It’s confirmed! A chapter based on my dissertation will be included in the forthcoming book, Race in the Marketplace: Crossing Critical Boundaries. The volume is expected to be published in fall 2019.
Based on a participatory project carried out from 2012-2017, the chapter is “(Re)Visiting the Corner Store: Black Youth, Gentrification, and Food Sovereignty”. In the piece, I approach corner stores from a Black geographies perspective.
Healthy food access continues to be an emphasis of food policy, research, and activism on a global scale. In the United States, corner store initiatives often target where Black and Latinx populations reside. But a focus on nutrition alone can deflect attention from context, including race and racism, gentrification, and place-making.
In the chapter, I visit three corner stores with African-American and Afro-Latinx (Afro-Latino) youth in a gentrifying Austin, Texas neighborhood. Throughout, I ask how corner store research can support not just food access but food sovereignty.** The chapter highlights transformative marketplace initiatives taking place in Austin and beyond, while lifting up possibilities for future corner store research and practice.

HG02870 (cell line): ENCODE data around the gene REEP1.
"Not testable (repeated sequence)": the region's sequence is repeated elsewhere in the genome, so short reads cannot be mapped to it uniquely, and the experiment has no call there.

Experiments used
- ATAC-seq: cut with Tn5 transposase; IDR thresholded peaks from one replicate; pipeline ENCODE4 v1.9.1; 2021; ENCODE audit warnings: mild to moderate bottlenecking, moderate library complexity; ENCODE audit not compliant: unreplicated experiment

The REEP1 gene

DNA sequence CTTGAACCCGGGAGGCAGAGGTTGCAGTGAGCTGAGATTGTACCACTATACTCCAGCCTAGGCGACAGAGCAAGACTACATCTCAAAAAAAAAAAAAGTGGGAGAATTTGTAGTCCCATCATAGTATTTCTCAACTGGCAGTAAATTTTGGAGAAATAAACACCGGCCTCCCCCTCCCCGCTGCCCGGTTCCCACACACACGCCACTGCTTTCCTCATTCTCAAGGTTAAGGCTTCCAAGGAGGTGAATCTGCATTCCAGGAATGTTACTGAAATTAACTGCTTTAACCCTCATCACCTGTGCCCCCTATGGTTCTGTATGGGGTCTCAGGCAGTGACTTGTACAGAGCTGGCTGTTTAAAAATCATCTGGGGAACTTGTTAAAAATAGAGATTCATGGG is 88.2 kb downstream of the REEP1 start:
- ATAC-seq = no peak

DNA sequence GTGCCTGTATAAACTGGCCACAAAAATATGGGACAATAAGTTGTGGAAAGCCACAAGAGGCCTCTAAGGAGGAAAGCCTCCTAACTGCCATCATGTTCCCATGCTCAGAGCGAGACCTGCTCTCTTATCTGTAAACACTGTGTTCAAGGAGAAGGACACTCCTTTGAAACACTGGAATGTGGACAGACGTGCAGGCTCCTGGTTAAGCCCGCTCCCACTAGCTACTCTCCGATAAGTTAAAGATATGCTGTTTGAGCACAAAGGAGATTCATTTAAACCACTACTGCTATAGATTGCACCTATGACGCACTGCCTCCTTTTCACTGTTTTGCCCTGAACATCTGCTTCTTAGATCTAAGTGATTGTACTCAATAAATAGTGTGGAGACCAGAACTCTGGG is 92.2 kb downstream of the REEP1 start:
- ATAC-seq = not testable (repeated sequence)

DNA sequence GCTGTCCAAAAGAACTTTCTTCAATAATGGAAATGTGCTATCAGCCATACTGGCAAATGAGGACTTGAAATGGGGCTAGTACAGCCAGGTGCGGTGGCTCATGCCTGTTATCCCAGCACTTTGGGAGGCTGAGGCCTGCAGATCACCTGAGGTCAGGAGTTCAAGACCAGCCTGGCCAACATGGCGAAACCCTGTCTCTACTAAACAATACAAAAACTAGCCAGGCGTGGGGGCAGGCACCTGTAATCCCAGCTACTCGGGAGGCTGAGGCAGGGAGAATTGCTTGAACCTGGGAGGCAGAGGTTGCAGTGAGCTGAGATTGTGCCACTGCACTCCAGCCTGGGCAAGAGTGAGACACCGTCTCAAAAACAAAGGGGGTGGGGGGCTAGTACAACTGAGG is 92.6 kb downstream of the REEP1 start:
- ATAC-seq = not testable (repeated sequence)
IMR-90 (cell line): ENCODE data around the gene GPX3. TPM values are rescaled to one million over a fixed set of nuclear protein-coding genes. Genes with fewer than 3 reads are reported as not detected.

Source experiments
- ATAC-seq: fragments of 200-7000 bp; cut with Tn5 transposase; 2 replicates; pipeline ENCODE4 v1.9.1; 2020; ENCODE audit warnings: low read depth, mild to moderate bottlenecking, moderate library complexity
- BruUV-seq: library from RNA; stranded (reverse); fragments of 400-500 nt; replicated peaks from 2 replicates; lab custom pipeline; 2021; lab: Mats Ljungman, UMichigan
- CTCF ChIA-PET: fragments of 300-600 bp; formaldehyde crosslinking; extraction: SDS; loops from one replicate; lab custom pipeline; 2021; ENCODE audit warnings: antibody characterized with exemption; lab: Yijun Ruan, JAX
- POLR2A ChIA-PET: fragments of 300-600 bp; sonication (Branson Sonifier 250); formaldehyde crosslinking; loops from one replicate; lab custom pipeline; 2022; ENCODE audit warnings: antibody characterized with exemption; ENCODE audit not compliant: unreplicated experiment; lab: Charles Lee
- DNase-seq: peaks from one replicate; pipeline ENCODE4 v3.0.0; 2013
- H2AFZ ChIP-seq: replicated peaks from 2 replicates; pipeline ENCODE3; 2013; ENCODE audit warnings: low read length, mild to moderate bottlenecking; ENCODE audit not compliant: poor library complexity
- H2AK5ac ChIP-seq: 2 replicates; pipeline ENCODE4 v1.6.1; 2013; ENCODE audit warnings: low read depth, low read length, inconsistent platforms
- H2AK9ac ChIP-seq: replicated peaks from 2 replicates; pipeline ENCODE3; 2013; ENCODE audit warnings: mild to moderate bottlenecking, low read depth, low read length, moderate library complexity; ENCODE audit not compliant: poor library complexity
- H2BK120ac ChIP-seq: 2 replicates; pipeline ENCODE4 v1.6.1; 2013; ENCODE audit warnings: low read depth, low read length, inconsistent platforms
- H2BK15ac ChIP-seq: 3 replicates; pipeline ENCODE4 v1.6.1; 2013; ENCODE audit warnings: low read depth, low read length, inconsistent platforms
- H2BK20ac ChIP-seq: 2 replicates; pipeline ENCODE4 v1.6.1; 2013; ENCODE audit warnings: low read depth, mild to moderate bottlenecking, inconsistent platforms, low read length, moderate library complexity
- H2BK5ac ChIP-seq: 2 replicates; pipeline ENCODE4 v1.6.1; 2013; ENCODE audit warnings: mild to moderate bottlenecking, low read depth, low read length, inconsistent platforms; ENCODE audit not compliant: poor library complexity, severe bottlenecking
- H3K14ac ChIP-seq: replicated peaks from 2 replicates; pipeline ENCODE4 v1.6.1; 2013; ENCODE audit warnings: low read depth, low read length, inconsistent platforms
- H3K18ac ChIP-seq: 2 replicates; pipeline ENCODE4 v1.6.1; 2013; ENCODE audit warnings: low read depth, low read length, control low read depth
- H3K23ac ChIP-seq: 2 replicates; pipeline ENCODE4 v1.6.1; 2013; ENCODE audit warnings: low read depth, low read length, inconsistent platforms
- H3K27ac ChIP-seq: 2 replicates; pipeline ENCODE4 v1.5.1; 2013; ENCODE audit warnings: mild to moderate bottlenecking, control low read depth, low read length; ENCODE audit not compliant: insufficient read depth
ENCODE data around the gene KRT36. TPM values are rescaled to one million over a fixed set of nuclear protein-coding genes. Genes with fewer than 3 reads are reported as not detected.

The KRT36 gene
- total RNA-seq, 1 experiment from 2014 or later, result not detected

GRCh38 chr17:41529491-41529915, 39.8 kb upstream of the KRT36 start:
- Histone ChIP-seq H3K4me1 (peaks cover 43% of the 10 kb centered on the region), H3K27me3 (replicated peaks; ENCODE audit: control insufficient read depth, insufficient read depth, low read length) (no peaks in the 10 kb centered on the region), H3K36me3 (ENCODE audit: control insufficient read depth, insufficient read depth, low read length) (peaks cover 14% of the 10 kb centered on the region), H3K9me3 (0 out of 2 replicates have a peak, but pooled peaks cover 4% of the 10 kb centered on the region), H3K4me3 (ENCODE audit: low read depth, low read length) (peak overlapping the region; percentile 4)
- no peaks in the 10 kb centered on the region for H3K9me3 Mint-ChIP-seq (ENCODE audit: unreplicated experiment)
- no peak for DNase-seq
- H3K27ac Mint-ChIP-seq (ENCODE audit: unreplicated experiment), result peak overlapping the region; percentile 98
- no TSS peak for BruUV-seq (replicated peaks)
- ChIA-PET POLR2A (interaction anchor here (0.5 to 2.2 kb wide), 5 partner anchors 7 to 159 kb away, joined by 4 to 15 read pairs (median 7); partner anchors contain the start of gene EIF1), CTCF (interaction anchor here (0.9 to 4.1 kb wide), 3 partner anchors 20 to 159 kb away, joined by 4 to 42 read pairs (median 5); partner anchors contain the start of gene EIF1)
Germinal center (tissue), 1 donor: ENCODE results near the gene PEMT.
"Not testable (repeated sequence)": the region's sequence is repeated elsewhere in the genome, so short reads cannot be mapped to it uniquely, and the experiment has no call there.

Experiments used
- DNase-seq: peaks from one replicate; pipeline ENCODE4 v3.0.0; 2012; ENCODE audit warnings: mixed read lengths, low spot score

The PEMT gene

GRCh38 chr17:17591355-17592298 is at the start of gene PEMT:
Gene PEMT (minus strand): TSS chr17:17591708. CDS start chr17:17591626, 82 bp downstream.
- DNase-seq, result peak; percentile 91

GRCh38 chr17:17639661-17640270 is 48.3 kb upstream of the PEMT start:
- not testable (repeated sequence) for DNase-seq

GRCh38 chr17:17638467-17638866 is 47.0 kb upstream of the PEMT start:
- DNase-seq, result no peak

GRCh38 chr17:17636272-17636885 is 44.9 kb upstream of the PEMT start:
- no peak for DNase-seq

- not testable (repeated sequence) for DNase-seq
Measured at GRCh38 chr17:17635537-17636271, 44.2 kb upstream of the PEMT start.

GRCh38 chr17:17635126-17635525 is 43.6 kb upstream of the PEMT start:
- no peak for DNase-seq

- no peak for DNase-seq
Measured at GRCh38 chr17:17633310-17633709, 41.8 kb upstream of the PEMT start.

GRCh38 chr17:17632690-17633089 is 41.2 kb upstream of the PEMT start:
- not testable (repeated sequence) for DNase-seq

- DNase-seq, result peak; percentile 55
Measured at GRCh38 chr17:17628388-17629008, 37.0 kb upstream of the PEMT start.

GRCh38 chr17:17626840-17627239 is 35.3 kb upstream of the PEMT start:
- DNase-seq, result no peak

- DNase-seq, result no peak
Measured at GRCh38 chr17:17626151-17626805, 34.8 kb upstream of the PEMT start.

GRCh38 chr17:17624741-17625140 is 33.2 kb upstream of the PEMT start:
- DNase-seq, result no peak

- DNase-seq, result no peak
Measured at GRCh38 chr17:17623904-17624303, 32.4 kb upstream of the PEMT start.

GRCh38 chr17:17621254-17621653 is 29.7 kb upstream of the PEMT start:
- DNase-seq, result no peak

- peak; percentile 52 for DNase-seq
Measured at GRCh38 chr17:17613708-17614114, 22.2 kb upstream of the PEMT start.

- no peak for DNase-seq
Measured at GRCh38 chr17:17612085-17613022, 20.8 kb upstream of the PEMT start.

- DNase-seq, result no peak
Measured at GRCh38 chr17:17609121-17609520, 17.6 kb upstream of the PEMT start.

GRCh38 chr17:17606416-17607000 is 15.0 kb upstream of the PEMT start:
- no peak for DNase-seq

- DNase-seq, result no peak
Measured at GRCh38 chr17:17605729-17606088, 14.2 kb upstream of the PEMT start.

As a practitioner-scholar committed to social justice and Black wellbeing, I’m intentional about where I publish. I choose on-line and print spaces that bridge practice, research, and activism.
The Race in the Marketplace book reflects the mission and momentum of RIM, the Race in the Marketplace Network. As a member since 2017, I appreciate RIM’s explicit and intersectional approach to racism, along with its transdisciplinary and international scope.
Stay tuned for publication updates! - Naya
** Food Sovereignty Resources: Not exhaustive, just examples. More on the Bookshelf.
Coined by the international peasant’s movement Via Campesina
Collective Courage: A History of African American Cooperative Economic Thought in the United States by Dr. Jessica Gordon Nembhard